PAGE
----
AFRL, NMSU Sign Education Partnership Agreement to Continue Laser Weapon Cooling System Testing
The U.S. Air Force Research Laboratory‘s Directed Energy Directorate has entered into a five-year strategic education partnership agreement with New Mexico State University to test cooling solutions for high-powered weapons.
The EPA extends the loan of an AFRL-owned laser diode system that the university will use for testing. According to Sean Ross, deputy high energy laser technical area leader at AFRL, heat is a major setback in deploying directed energy weapons. He shared that heat can affect power consumption and the overall size and weight of the system.
The deal allows NMSU to continue testing DEW cooling solutions following interruptions in 2020, AFRL said Wednesday.
Krishna Kota, an associate professor at NMSU’s Department of Mechanical & Aerospace Engineering, related the heat generated by DEWs to those generated by rocket engine motor exhaust systems and the radiation felt within the proximity of a nuclear explosion. According to Kota, the cooling system that the university is developing is a two-phase cooling flow loop that is designed to handle high-level, transient heat densities.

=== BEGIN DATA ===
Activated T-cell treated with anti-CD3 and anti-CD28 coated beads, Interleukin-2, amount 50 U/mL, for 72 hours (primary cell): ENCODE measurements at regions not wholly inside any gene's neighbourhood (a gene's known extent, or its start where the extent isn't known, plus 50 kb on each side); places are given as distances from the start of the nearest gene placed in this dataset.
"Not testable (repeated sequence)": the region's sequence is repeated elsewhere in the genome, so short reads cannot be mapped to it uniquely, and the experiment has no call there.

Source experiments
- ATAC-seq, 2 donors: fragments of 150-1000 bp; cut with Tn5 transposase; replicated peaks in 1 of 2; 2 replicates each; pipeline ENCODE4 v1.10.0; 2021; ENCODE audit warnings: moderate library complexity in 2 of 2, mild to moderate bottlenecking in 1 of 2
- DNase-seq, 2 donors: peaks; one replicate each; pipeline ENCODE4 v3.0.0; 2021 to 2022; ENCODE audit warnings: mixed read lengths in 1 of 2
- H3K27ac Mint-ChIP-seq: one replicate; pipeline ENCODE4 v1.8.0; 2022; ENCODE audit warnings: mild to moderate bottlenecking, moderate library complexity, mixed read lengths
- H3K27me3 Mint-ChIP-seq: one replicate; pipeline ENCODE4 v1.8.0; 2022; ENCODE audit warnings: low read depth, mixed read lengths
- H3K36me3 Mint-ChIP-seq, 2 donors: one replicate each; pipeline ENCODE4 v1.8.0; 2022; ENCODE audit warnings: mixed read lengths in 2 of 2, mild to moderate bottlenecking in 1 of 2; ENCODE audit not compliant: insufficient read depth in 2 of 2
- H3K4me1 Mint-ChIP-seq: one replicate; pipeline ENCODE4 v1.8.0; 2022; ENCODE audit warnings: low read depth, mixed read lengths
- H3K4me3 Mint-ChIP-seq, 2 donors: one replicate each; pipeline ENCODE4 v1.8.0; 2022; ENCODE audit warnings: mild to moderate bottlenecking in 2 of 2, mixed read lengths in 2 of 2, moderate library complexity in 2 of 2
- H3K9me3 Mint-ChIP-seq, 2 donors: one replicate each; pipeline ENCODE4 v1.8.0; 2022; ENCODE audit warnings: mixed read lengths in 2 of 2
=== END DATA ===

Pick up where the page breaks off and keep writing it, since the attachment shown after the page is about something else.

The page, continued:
The associate professor said the system has already demonstrated its capabilities in preliminary experiments. Kota believes testing will be completed within 2022, barring delays.
He added that the deal gives the university access to state-of-the-art equipment and promotes the development of the national science, technology, engineering and mathematics workforce. The research will also provide AFRL with useful data that will support work in DEW and support overall national security efforts.
Category: Future Trends
Tags: directed energy Future Trends Krishna Kota laser weapon cooling New Mexico State University Research and Development Sean Ross Strategic Education Partnership Agreement US Air Force Research Laboratory